BY Olu Fasan

SINCE 2018, Nigeria has earned the moniker: “poverty capital of the world”. The United Nations also named Nigeria among the six countries in the world where hunger is most rife. Which makes it strange that a Nigerian government could indulge in the utter charade of exhibiting “the world’s largest rice pyramids”?

Yet, that’s what President Muhammadu Buhari did last week, on January 18, when he unveiled, reportedly, 15 pyramids, each purportedly containing one million bags of paddy rice.

Public trust in Buhari’s government is extremely low, so cynicism abounds. Many Nigerians questioned the veracity of the government’s claims: Were there 15 pyramids? Did each contain one million bags? And where, by the way, did the rice come from? But beyond the doubts about provenance and facts, there are deeper concerns about motives and appropriateness.

Let’s face it, the unveiling of the rice pyramids smacked of a political gimmick. Where is the wisdom in talking of “the world’s largest rice pyramids” when Nigeria is nowhere near China, India, Indonesia and many other countries in rice production? What’s the rationale for the chest-beating when rice consumption outstrips production, thus challenging the notion of food security? And why, if Nigeria has “the world’s largest rice pyramids”, has the price of rice not crashed? A 50 kg bag of rice still costs between N24,000 and N30,000!

Truth is, the Buhari government treats agriculture as a political project. For President Buhari, it’s a matter of dogma. His ideological soulmate is Godwin Emefiele, governor of the Central Bank of Nigeria, who has seemingly turned the CBN’s focus away from its core mandate of price stability to agricultural financing. Through its Anchor Borrowers’ Programme, ABP, the CBN has poured nearly N1 trillion into agriculture. And, of course, both Buhari and Emefiele want to show Nigerians that this money has yielded valuable and significant outcomes. But it has not!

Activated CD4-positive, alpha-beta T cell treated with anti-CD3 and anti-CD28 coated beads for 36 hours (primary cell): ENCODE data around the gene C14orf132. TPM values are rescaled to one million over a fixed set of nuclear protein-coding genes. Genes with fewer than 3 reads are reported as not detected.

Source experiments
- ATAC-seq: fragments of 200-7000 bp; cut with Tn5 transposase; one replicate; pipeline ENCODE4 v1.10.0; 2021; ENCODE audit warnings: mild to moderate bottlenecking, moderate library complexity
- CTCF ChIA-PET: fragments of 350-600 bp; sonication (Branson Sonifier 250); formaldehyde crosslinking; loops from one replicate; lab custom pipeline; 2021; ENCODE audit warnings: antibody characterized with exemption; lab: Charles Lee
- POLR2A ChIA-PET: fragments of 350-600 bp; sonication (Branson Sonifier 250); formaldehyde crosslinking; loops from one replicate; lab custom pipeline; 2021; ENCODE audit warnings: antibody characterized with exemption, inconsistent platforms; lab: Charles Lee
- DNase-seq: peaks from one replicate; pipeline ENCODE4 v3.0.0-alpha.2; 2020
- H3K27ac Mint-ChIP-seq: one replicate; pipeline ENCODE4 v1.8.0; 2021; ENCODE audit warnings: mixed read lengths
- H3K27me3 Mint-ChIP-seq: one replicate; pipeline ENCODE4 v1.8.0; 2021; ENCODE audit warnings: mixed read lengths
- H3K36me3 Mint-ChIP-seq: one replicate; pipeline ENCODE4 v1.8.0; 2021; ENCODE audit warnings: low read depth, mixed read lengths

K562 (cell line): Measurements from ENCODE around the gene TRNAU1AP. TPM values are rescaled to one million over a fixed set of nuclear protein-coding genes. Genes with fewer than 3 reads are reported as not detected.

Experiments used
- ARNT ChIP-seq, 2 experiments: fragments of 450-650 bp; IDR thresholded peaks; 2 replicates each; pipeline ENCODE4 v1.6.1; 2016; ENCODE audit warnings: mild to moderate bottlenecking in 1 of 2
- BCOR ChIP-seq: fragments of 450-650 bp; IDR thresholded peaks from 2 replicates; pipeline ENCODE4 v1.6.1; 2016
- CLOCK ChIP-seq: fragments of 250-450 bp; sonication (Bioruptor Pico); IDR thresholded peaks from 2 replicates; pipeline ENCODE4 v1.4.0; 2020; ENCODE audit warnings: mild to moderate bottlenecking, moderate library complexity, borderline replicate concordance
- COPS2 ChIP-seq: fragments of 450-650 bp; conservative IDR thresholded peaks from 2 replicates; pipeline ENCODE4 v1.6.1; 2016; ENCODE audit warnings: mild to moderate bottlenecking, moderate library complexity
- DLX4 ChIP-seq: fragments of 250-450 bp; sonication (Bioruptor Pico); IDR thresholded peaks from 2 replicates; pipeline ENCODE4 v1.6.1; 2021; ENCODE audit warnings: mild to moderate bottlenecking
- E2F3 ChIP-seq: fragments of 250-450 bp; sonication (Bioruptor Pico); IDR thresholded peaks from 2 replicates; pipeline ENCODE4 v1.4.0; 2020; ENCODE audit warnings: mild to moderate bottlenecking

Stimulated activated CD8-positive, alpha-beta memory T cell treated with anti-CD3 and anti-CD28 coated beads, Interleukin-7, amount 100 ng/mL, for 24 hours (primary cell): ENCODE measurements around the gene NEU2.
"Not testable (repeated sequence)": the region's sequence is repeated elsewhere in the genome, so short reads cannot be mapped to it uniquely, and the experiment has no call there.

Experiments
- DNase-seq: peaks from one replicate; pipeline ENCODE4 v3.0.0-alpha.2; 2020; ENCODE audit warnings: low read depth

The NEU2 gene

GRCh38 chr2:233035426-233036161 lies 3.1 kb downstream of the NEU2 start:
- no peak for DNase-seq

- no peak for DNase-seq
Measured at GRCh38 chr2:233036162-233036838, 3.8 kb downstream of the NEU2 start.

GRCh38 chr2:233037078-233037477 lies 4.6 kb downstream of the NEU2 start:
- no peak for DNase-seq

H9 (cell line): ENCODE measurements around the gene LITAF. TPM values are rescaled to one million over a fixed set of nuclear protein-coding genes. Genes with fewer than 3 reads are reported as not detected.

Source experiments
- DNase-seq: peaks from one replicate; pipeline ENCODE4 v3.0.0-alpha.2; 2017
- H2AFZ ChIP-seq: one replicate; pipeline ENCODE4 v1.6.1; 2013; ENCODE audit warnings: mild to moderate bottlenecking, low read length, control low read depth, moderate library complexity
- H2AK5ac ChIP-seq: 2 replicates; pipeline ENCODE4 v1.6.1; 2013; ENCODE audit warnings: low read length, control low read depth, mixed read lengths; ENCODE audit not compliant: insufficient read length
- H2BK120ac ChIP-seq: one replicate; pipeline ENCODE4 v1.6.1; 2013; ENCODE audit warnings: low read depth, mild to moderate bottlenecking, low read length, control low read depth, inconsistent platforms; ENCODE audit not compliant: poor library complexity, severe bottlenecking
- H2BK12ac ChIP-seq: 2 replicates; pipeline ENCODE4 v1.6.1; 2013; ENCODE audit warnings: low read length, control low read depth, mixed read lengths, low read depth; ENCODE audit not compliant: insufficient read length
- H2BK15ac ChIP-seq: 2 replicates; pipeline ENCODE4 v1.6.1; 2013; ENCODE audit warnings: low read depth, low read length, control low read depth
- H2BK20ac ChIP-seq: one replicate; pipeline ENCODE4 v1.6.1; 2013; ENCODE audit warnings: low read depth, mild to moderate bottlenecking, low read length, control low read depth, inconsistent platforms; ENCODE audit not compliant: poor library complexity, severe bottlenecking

Last year, the online news outlet, Premium Times published an investigative report entitled “Despite investments, agriculture growth under Buhari weakest since 1999.” Recently, BusinessDay investigation reached the same conclusion: “Agric growth under Buhari weakest since 1999 despite investment”. For a president who described the Anchor Borrowers’ Programme as “the reference point in the administration’s agricultural revolution effort”, the findings that agricultural growth under his government is the weakest since 1999 are utterly damning, betraying evidence of policy failure.

Truth be told, like the so-called National Social Investment Programme, which gulped over N500 billion without making a dent on poverty, the Anchor Borrowers’ Programme is a totem of the Buhari government’s profligacy and wastefulness. Indeed, if the programme were ever probed, there would be plenty of evidence of mismanagement.

For instance, one international report says of the ABP: “In the rice sector, government incentives have benefitted ‘political farmers’ who use political connection to access loans and distribute these onward for profits.” The House of Representatives is also reportedly investigating how billions of naira of ABP loans were disbursed and why farmers who received the loans have not paid them back. What’s more, according to a BusinessDay study entitled ‘Nigeria Rice Industry Report’ (2020), “many rural/small-holder farmers and cottage agri-businesses criticised the programme as they were unable to benefit from it.” So, the ABP is not working; it’s based on dogma, not sound policy.